“How do you use a strengths-based approach at work if your company uses a traditional annual performance review?” – Jay from Atlanta.
The point of performance reviews is to accelerate performance. At least that’s what we’re told. Companies tend to use them to evaluate their employees’ performance against old goals and determine what knowledge or skill “gaps” need to be filled. So if you’ve taken a strengths-based approach to your – and your team’s – life at the office, how can you make the dreaded annual performance review actually beneficial?
Spend most of your time on what works.
If you’re a team leader, ask your team member what worked best for them last year. Change follows the focus of your attention – so focus on what worked.
It’s okay to spend some time on high-priority interrupts
A “high priority interrupt” is when something is going so terribly wrong, or has the potential to have such disastrous consequences, that you are forced to stop everything and address the issue. Many people think that focusing on strengths means ignoring every problem, and that’s simply not the case – especially for problems like that. So if your team member is doing something that hurts the team or decreases productivity, it is entirely appropriate to discuss that issue with them. Just try to give them coaching, not feedback.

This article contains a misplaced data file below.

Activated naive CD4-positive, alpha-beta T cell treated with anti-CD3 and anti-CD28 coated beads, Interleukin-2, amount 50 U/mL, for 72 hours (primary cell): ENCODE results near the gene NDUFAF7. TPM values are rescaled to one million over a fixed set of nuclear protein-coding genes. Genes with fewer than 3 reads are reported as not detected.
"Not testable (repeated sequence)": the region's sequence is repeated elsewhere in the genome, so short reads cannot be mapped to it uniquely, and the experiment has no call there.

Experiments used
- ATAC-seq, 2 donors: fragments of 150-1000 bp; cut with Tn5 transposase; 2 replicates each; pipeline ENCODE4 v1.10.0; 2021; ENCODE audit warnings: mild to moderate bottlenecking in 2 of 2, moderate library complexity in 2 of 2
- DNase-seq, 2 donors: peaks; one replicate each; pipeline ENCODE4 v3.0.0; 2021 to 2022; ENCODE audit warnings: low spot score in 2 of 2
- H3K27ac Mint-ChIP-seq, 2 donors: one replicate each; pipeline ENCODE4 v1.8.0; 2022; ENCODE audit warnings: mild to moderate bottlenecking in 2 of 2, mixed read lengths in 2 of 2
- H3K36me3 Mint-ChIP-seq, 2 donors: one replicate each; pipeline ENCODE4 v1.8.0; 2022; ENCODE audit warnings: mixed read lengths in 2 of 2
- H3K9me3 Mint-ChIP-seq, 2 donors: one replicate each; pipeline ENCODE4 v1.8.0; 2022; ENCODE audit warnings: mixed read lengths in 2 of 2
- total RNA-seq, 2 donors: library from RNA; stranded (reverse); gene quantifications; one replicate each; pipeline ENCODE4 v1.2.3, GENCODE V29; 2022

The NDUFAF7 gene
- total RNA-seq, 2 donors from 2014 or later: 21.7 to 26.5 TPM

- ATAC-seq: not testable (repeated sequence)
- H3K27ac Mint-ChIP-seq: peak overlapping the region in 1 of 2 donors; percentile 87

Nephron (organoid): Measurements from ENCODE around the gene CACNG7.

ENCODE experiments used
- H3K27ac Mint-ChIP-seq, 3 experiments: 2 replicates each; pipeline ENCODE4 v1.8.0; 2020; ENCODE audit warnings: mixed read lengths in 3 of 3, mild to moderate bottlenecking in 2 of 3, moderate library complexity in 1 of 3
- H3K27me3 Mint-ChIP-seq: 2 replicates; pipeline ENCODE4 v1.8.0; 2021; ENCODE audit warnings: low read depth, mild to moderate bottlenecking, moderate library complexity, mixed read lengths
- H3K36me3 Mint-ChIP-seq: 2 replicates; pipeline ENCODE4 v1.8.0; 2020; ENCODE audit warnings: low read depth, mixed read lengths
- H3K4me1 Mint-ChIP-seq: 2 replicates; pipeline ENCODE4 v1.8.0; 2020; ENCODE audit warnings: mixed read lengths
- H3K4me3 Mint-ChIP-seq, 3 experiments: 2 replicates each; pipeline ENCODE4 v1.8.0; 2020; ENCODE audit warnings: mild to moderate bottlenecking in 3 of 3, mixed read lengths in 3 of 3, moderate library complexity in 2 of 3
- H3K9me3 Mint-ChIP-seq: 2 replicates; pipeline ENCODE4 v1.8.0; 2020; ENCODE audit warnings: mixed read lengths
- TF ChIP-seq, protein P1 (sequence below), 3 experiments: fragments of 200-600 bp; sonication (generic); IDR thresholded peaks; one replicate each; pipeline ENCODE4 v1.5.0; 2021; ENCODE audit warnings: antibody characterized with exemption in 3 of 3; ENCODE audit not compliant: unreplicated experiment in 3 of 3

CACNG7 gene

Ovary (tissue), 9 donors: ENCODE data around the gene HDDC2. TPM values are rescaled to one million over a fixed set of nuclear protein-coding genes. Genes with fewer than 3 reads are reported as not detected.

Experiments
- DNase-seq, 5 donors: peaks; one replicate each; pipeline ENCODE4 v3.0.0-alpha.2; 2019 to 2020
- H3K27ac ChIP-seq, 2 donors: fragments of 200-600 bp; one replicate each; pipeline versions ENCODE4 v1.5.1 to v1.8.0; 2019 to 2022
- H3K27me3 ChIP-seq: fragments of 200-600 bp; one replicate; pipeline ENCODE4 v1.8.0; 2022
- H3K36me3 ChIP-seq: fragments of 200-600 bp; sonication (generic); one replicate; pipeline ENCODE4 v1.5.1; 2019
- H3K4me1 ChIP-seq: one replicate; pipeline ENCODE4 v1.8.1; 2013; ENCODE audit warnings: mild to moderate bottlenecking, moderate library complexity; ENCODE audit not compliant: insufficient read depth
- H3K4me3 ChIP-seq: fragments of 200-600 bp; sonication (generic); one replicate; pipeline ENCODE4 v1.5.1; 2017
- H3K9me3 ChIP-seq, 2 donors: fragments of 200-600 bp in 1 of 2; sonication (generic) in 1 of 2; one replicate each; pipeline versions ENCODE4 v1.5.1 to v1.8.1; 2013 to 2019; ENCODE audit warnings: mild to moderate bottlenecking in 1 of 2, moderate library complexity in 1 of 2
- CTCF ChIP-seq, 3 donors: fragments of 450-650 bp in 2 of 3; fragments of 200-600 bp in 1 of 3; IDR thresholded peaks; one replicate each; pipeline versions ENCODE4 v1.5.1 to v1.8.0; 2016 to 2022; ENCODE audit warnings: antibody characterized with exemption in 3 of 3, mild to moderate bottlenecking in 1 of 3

And if you’re wondering what the ratio of “high priority interrupts” to positive attention should be, the answer is 5:1. You should be discussing what’s working about your team member five times for every one behavior they need to stop or change.
Know how to make goals work for your team.
There is an all-too-common misconception that goals are an excellent way to evaluate and track people, as well as stimulate performance from them. Unfortunately, goals cascaded from above just don’t work as a way to get more performance out of a company’s talent. (They also don’t work as a measurement tool, but more on that in my book). Goals only work when they are ways to manifest things you value. Therefore, the only way you’ll know if your team members are setting “good” goals that will accelerate their performance is if they set the goal themselves, voluntarily.
What that means if you’re on the employee side of this conversation you should come prepared with goals that you want to aim for.
Hopefully this will make the giving and getting of performance reviews slightly less dreaded. And if everyone on the team approaches it from a strengths-based perspective, it might even be enjoyable, motivational, and effective.